Solar Costs Plummet as Fossil Fuels are ‘Becoming Obsolete’

Recent research reveals that the cost of solar power has experienced a staggering reduction of nearly 90% over the past decade, a trend that brings it closer to a crucial threshold rendering fossil fuel-based power economically unviable.

A study conducted by the Berlin-based Mercator Research Institute on Global Commons and Climate Change (MCC) demonstrates that the price of electricity generated by solar panels has plunged by a remarkable 87% since 2013. This steep decline underscores that the shift toward renewable energy sources has become “more cost-effective than initially projected.”

Moreover, the decreasing costs associated with batteries and other renewable technologies have the potential to significantly accelerate the adoption of cleaner energy and the attainment of climate objectives.

Felix Creutzig, who spearheaded the research, states that certain calculations even suggest that by 2050, the entirety of the world’s energy demand could be met comprehensively and economically through solar technology and other renewables. Although this scenario is notably optimistic, it underscores the importance of aligning climate science and policy with ongoing technological advancements.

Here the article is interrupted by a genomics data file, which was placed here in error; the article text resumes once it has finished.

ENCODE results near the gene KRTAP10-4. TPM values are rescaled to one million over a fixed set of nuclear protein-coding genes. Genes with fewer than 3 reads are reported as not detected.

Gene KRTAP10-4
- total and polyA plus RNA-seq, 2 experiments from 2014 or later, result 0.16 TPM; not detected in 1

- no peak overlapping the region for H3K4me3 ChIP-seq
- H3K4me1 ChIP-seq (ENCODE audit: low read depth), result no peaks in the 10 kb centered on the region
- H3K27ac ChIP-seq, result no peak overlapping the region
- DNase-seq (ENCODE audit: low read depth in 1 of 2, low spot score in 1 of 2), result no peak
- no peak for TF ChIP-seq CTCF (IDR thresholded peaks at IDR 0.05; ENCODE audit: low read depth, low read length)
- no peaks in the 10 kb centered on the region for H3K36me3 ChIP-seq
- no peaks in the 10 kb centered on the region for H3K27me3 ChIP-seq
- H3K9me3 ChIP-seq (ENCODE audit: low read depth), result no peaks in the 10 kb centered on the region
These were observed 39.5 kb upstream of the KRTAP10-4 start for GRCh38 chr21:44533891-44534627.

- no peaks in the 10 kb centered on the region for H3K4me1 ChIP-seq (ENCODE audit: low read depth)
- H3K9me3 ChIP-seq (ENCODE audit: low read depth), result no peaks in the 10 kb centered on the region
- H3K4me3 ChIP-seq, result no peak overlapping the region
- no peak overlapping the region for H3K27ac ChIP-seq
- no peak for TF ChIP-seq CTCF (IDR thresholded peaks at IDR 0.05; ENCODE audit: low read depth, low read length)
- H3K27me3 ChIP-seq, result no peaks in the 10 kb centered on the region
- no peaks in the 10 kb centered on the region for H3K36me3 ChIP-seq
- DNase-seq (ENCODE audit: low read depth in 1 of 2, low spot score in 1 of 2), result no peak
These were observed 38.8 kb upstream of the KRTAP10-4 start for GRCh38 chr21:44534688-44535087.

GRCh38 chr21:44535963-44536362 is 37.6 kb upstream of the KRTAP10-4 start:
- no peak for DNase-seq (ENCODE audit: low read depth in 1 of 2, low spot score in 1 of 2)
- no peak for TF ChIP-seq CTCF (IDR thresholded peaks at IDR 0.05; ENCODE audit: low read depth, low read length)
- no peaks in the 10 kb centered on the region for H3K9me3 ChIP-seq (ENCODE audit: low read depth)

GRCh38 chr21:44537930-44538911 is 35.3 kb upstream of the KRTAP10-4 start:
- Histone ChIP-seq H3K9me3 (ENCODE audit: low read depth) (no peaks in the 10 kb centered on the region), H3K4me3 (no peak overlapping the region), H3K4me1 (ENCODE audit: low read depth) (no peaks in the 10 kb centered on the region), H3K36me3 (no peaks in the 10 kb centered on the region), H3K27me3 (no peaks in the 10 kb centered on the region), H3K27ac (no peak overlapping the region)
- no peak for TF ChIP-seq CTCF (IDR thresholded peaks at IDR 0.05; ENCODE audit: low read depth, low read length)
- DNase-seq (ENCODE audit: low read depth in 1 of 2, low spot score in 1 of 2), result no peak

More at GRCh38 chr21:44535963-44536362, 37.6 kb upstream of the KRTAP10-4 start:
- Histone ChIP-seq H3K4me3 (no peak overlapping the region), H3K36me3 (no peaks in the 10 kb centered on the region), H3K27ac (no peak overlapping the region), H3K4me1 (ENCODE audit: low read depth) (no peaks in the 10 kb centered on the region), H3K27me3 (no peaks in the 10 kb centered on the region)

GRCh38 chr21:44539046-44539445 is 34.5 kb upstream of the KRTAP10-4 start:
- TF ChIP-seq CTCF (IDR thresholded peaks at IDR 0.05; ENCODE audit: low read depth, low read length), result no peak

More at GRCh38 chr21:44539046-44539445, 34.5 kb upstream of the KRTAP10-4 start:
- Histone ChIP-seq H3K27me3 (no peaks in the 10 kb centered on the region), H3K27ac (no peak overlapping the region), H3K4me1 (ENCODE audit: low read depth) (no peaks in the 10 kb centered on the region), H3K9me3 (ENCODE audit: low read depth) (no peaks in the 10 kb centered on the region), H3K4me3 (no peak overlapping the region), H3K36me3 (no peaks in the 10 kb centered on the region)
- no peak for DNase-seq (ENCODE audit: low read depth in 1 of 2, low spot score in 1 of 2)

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This research release coincides with recent analyses indicating that battery costs have dropped by nearly 10% in the past month. According to the energy analytics firm Benchmark Mineral Intelligence, this decrease has brought battery prices below the critical threshold of $100 per kilowatt-hour (kWh) in August, marking a tipping point that places electric vehicles (EVs) on par with fossil fuel-powered vehicles in terms of price.

In addition to expediting the transition to EVs, the decline in battery prices also bolsters renewable energy technologies like solar and wind installations, as these technologies rely on batteries to store surplus energy during periods of excess production.

The reduction in costs for renewable technologies is attributed to scientific advancements that enhance their efficiency and a decrease in raw material expenses.

Jan Minx, the head of the MCC Applied Sustainability Science working group and one of the leaders of this latest research, emphasises the significance of technological progress in the context of escalating greenhouse gas emissions. He believes that new scenario models, currently under exploration, will likely demonstrate that the global transition toward addressing climate change might not be as costly as previously assumed and may even result in cost savings, provided it is addressed with determination.